Friday, August 20, 2010

Taboo or not taboo

I'm your typical wannabe-writer. I'm 25 and have dabbled a lot but am working on my first novel (it is up to 50,000 words so far). I still have a long way to go. My question is this: are gay characters too taboo to publish here? I'm painfully aware that lesbians in general are under-represented in popular culture and this is even more true in Australia. Is there even a chance that an Australian could get something that is gay (dare I say?) literary fiction published? As a second question, how short is too short? Things I've read say not to even bother with less than 70,000 words, others suggest 60,000.

The question is not whether or not the subject matter is taboo - it's not. The question is whether or not there's a large enough market for it for a publisher to take on gay-themed fiction in this country - and there's not. It's nothing to do with anyone's social sensibilities or lifestyle choices (after all, we work in The Yarts); it's purely about the amount of units they can shift.

The majority of book buyers, and readers, in this country are women: straight or straight-identifying women - that's just statistical, I'm not at all implying anything better/worse by that. The straight sheilas tend to want to read about men who want to have sex with them (or fictional versions of them - heroines). The gay blokes don't want to have sex with them, ergo they make bad heroes for straight-sheila stories. Just look at romance fiction: arguably the biggest-selling genre around the world, absolutely killing it on the e-book front, and no gay heroes in sight. So publishers go where the money is. A gay hero would necessarily be in a story largely written for gay men, and that's a smaller audience. James Baldwin's Giovanni's Room is one of the most sublime pieces of fiction ever, but you'll never hear it - or him - being whispered of in the same breath as, say, Norman Mailer, and it's probably just because not as many people were aware of the novel at the time it was released. (And if you've never read any Baldwin, you simply must - Another Country is almost unbearably beautiful.)

As for lesbian stories - well, same thing. The audience for lesbian stories is mainly lesbians, and that's a statistically small group. Straight women don't mind a bit of a lesbian storyline in their otherwise straight saga - the same way straight women like The L Word because it's about girl world, not just lesbian world - but they're not likely to buy a story that's written purely for a lesbian audience. First, because there's no straight-male hero who may want to have sex with them. Second, because escapism is a powerful motivator for reading stories and it's hard to escape into a world that is so different to your own in terms of how relationships work. There's a reason why Rita Mae Brown isn't as well known as Barbara Taylor Bradford, and it's not because BTB is a better writer.

The good news is that the United States market is big enough for everyone. So query agents there. I'm not saying it would never happen in Australia, just that it's statistically unlikely.

As for your word count: your story is as long as it is. There is so much talk about word count but, really, the story is what it is. Write it first, revise it, revise it again, then see how many words you have. Less than 50 000 isn't a good idea; over 120 000 probably makes it look like a fantasy novel. But please don't let word count dictate what your story is going to be.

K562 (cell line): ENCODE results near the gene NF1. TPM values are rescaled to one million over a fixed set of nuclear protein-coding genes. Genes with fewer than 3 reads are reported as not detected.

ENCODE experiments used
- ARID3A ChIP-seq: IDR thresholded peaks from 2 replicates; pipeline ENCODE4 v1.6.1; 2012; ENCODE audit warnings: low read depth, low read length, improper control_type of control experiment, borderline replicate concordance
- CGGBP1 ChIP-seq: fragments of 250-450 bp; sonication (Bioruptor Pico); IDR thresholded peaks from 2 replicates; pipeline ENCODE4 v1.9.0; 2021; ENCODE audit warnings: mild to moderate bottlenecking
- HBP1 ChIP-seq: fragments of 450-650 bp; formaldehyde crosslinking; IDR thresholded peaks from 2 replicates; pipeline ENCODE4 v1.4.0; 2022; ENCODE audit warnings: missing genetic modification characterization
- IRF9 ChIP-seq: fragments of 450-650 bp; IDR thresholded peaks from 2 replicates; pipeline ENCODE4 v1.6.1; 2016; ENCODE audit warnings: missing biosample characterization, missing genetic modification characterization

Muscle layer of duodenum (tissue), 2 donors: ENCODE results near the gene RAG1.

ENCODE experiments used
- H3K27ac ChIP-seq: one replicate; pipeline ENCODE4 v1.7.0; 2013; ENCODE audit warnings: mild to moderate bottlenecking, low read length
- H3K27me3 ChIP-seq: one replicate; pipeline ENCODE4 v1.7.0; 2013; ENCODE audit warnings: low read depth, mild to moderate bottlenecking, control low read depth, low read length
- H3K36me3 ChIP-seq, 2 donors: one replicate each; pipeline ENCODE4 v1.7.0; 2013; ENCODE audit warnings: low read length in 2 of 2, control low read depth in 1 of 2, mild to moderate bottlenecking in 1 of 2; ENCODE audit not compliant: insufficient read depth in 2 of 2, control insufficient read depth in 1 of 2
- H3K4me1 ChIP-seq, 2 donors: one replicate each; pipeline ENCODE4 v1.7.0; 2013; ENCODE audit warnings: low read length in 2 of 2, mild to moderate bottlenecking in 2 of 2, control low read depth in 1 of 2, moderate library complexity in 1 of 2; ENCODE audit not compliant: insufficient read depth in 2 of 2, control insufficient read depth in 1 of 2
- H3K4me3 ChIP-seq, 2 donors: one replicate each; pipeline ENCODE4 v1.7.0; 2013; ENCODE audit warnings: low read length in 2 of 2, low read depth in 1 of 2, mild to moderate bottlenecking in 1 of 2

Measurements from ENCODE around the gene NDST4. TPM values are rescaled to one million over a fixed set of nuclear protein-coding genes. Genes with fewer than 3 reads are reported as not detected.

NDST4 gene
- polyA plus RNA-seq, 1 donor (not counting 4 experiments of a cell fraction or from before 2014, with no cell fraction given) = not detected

3 comments:

Rebecca said...

Thank you very much for your response. It was most helpful. I'll keep plugging away and turn my eyes to the American market.

Anonymous said...

I think this reply underestimates the Australian industry (and Australian readers) a little. As I understand the question, we're not talking about mass-market, hugely popular fiction (Barbara Taylor Bradfield), or about 'genre' fiction, but about 'literary fiction'. I know these labels are all rather dodgy, but there is a real distinction in the market between best-selling commercial fiction - which often does rely on fantasy and escape, and on the reader's ability to identify with the main characters - and 'literary fiction', which doesn't rely nearly so much on this, and which might only need to sell three or four thousand copies to be considered a success. I honestly don't think most readers of this sort of fiction would be put off by gay or lesbian characters or themes, provided the book provides the other things they're after in good fiction - i.e. compelling plot, beautiful writing, thought-provoking situations, etc. In fact, I find the suggestion that women only (or even mostly) read fiction for the sake of sexy escapism pretty insulting. Some kinds of fiction obviously provide this (and that's fine), but far from all. Plenty of 'literary fiction' published in this country deals with unconventional relationships well removed from most readers' own experiences. And plenty of 'literary fiction' doesn't focus on romantic relationships at all.

That said, apart from 'The Monkey's Mask' by Dorothy Porter, it is hard to think of many lesbian characters in recent Australian 'literary fiction', so perhaps I'm deluding myself. But plenty of successful books feature gay male characters - Christos Tsiolkas, anyone? When we're talking about 'literary fiction', I don't think it's fair to suggest that only gay readers will buy or enjoy a book with 'gay themes'.

KT said...

I think that a lot of great stories center around a taboo, romances even more so then most. If you get a chance read Soul Mate by Ronald Lewis Weaver, it managed to make it the issue without destroying the book. Its actually compelling.